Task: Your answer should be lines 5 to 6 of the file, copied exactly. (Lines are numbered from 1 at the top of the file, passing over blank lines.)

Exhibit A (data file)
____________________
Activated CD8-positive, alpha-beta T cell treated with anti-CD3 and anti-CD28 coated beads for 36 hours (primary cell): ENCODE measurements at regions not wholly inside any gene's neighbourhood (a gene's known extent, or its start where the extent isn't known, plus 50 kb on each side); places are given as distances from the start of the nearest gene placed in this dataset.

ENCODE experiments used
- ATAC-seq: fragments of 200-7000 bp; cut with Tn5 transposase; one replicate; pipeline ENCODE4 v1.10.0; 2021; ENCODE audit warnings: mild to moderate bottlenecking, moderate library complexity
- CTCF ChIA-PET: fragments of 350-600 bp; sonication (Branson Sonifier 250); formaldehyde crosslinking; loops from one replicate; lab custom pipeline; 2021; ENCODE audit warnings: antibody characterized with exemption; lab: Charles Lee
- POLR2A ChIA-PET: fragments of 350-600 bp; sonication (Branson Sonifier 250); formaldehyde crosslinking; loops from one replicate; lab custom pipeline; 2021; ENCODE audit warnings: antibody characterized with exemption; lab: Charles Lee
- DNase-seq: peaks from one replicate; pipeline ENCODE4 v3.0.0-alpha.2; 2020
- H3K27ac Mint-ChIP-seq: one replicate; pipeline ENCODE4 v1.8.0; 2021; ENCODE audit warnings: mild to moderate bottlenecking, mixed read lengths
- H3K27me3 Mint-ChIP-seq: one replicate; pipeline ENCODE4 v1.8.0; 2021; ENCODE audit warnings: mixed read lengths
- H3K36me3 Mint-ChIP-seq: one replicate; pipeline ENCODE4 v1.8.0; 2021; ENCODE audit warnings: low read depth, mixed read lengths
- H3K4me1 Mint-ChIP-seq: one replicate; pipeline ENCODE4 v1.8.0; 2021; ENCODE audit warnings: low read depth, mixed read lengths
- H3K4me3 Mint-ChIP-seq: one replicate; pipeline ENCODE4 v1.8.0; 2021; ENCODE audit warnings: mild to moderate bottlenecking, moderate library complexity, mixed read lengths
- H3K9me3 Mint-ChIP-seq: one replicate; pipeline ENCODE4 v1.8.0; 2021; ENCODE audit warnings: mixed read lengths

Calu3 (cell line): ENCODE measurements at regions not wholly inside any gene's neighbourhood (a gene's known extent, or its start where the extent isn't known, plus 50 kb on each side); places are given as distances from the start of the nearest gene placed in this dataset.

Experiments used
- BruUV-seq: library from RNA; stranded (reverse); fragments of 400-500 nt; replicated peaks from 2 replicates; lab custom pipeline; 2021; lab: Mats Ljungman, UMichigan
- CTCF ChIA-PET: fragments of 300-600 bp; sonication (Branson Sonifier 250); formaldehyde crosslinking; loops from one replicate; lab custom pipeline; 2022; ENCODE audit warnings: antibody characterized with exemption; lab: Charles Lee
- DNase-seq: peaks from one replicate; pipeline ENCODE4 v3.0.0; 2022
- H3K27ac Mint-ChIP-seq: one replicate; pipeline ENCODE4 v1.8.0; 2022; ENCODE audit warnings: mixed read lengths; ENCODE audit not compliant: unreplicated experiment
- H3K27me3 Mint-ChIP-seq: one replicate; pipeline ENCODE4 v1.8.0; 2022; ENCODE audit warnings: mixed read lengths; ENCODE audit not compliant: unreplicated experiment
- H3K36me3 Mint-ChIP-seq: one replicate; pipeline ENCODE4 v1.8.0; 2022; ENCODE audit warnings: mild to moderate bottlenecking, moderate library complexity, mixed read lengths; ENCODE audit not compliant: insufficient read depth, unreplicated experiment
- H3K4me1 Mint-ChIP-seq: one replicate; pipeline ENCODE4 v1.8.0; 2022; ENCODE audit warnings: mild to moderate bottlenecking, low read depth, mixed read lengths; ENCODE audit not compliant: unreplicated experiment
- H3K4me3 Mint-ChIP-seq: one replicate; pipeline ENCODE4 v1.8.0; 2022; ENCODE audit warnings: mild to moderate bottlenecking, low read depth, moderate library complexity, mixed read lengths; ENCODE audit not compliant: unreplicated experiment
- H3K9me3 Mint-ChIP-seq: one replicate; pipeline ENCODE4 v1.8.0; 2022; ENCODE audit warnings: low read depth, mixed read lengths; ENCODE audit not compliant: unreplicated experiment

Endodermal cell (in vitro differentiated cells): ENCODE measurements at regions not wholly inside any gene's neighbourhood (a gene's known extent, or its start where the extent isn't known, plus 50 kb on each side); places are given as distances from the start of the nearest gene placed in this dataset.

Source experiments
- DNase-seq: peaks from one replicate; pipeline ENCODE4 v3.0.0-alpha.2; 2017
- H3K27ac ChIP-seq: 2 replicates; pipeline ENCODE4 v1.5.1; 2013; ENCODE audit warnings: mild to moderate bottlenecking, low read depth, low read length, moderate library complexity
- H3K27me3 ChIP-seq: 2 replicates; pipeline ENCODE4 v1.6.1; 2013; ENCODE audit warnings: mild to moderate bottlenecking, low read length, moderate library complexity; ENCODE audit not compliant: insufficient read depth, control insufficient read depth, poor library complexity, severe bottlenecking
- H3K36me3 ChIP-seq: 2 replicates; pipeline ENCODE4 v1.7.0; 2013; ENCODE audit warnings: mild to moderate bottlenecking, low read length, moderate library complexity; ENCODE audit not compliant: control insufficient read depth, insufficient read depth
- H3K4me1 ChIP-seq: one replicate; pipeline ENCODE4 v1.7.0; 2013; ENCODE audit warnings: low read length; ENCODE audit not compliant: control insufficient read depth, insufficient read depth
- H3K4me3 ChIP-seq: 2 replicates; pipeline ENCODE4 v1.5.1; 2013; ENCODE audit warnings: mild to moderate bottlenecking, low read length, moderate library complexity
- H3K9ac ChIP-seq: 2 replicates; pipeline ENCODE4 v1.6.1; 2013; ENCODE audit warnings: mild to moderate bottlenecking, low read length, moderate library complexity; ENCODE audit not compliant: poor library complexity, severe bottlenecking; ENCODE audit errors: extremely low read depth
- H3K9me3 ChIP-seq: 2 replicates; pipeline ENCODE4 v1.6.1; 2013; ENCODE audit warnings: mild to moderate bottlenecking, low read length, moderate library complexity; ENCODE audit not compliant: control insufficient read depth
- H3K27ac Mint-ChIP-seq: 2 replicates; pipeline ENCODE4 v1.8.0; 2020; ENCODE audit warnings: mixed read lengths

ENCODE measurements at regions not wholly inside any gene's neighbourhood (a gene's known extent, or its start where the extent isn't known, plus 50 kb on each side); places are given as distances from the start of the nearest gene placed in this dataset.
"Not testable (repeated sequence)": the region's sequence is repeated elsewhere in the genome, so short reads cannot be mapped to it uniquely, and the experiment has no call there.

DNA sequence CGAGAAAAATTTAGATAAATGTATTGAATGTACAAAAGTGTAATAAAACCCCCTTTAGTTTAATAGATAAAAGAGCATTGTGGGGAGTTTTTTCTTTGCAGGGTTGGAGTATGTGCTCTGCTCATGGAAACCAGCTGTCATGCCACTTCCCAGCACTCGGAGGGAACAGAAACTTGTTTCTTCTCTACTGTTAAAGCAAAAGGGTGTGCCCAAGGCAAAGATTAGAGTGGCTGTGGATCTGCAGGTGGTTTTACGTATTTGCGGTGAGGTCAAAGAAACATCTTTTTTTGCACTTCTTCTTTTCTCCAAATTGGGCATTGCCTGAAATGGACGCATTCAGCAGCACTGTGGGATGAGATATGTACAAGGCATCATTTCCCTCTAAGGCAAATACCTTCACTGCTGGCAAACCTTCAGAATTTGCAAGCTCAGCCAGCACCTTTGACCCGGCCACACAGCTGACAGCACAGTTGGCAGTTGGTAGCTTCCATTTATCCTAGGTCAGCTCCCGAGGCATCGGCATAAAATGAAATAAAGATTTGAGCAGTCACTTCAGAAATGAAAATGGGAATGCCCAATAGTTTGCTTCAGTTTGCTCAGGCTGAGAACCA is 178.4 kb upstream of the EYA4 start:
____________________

- POLR2A ChIA-PET: fragments of 350-600 bp; sonication (Branson Sonifier 250); formaldehyde crosslinking; loops from one replicate; lab custom pipeline; 2021; ENCODE audit warnings: antibody characterized with exemption; lab: Charles Lee
- DNase-seq: peaks from one replicate; pipeline ENCODE4 v3.0.0-alpha.2; 2020